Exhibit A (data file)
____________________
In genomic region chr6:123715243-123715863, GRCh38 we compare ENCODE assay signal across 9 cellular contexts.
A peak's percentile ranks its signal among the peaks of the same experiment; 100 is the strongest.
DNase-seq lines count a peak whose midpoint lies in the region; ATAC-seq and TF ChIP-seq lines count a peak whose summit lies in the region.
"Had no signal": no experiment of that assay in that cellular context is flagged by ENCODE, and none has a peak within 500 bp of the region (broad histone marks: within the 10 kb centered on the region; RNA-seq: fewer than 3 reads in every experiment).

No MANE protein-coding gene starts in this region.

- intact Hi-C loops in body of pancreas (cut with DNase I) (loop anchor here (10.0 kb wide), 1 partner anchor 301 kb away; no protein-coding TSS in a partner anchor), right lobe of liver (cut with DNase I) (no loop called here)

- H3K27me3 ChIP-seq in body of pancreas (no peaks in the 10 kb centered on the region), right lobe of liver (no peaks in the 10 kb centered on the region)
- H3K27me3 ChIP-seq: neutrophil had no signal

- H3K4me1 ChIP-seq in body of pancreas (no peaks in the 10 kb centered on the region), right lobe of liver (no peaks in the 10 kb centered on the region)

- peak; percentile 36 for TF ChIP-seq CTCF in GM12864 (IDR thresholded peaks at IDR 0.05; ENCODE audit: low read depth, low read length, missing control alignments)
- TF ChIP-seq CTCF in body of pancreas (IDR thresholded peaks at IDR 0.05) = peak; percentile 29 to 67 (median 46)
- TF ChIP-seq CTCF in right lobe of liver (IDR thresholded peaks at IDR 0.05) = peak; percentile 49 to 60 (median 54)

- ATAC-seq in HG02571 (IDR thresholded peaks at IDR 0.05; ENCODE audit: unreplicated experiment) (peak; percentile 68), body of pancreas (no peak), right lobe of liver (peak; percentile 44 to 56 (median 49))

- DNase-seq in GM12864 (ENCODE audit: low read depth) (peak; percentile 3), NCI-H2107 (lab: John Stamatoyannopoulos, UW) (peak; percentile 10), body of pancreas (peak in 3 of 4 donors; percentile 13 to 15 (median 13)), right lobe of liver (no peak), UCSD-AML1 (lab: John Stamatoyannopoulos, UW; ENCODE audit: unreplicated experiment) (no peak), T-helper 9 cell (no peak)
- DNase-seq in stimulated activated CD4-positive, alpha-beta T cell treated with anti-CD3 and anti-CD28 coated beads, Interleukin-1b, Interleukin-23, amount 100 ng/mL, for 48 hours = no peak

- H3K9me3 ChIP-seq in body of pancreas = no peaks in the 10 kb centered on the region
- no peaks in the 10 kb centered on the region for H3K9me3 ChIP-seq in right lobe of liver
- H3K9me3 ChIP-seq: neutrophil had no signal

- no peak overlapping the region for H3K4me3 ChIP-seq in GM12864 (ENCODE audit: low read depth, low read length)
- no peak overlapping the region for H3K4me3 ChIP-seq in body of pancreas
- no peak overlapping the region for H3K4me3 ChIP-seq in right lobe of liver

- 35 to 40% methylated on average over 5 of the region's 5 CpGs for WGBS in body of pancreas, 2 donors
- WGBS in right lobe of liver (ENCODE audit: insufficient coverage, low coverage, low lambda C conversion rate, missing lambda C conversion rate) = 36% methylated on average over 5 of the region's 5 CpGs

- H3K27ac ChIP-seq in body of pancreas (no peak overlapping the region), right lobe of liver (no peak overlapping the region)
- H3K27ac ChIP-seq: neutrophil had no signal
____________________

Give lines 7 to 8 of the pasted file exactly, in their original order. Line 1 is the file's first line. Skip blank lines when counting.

- H3K27me3 ChIP-seq in body of pancreas (no peaks in the 10 kb centered on the region), right lobe of liver (no peaks in the 10 kb centered on the region)
- H3K27me3 ChIP-seq: neutrophil had no signal